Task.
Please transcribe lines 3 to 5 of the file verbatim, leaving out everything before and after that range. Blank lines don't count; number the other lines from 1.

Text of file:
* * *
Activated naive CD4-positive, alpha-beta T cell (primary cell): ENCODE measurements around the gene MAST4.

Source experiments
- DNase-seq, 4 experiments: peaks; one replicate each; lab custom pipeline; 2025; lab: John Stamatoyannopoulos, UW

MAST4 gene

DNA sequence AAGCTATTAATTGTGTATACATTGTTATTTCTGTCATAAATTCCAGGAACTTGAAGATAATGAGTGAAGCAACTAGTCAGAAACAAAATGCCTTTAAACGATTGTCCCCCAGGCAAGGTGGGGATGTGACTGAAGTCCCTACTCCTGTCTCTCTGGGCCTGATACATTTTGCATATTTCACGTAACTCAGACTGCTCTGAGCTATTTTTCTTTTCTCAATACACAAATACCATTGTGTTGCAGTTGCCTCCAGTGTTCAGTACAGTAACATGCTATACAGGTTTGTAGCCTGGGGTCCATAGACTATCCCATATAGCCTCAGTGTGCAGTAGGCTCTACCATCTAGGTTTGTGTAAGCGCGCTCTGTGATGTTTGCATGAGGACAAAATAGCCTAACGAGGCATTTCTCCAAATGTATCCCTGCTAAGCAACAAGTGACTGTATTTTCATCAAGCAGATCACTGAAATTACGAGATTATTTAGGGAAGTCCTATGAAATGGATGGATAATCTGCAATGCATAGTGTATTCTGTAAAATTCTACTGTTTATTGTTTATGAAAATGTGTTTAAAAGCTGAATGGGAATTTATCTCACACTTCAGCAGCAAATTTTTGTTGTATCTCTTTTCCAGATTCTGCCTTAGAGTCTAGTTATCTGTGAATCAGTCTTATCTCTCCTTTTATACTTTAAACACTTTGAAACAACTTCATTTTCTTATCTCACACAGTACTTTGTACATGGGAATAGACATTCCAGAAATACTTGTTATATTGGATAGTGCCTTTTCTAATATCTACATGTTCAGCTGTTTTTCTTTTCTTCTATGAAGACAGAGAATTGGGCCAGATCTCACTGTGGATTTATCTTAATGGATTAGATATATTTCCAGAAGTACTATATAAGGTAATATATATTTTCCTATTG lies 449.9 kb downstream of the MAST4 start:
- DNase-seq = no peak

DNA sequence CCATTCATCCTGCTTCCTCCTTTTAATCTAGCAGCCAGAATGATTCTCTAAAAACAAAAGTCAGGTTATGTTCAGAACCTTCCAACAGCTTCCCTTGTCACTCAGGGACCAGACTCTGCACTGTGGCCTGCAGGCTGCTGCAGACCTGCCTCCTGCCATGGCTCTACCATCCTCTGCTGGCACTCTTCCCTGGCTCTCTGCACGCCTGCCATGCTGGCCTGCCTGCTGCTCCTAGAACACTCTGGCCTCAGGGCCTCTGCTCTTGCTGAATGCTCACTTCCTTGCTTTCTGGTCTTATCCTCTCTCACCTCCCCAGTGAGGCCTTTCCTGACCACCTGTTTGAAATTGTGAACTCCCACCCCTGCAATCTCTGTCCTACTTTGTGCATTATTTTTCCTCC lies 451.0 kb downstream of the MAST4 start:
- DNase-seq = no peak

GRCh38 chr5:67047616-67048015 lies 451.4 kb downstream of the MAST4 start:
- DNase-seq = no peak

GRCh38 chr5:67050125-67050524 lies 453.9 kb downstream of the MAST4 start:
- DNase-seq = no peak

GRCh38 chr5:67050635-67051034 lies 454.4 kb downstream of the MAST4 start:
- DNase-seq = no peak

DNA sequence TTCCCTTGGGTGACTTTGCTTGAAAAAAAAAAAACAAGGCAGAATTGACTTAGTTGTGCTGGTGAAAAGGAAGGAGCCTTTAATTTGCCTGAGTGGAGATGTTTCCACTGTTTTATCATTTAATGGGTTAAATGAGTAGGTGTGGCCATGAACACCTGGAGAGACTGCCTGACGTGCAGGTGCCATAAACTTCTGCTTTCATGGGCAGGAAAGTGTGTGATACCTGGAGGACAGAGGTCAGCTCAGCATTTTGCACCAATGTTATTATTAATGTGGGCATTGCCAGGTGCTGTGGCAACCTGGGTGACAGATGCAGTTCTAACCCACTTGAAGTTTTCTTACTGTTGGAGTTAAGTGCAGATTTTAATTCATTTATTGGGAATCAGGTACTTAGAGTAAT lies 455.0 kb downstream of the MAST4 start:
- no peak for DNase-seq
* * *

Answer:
- DNase-seq, 4 experiments: peaks; one replicate each; lab custom pipeline; 2025; lab: John Stamatoyannopoulos, UW

MAST4 gene

DNA sequence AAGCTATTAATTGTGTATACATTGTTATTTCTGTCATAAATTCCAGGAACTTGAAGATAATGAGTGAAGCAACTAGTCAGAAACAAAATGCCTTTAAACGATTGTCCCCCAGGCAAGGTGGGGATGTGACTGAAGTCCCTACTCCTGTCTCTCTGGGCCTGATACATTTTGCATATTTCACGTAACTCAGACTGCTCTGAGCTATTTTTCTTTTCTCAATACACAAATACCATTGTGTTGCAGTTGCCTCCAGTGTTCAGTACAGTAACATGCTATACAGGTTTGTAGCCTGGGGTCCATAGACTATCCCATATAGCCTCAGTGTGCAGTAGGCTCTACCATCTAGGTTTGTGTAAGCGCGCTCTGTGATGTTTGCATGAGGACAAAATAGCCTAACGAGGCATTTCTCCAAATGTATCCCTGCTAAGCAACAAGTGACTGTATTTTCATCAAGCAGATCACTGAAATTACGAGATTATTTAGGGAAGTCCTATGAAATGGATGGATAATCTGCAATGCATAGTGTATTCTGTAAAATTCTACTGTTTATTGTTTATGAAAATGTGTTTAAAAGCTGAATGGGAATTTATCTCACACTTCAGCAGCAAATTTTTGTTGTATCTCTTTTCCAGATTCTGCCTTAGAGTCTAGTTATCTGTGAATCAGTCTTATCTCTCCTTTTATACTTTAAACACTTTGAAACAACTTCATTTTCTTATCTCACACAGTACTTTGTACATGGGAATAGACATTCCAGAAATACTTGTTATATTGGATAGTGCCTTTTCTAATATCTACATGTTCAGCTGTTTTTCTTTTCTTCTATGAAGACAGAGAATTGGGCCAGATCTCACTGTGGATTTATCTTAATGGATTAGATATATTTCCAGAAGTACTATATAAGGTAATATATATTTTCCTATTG lies 449.9 kb downstream of the MAST4 start: